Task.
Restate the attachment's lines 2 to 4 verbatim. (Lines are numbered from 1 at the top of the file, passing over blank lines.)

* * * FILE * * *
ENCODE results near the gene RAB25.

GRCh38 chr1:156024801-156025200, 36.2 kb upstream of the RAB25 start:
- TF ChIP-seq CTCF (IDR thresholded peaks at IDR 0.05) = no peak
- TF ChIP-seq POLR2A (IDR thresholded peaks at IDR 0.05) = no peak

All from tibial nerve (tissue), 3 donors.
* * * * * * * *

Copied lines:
GRCh38 chr1:156024801-156025200, 36.2 kb upstream of the RAB25 start:
- TF ChIP-seq CTCF (IDR thresholded peaks at IDR 0.05) = no peak
- TF ChIP-seq POLR2A (IDR thresholded peaks at IDR 0.05) = no peak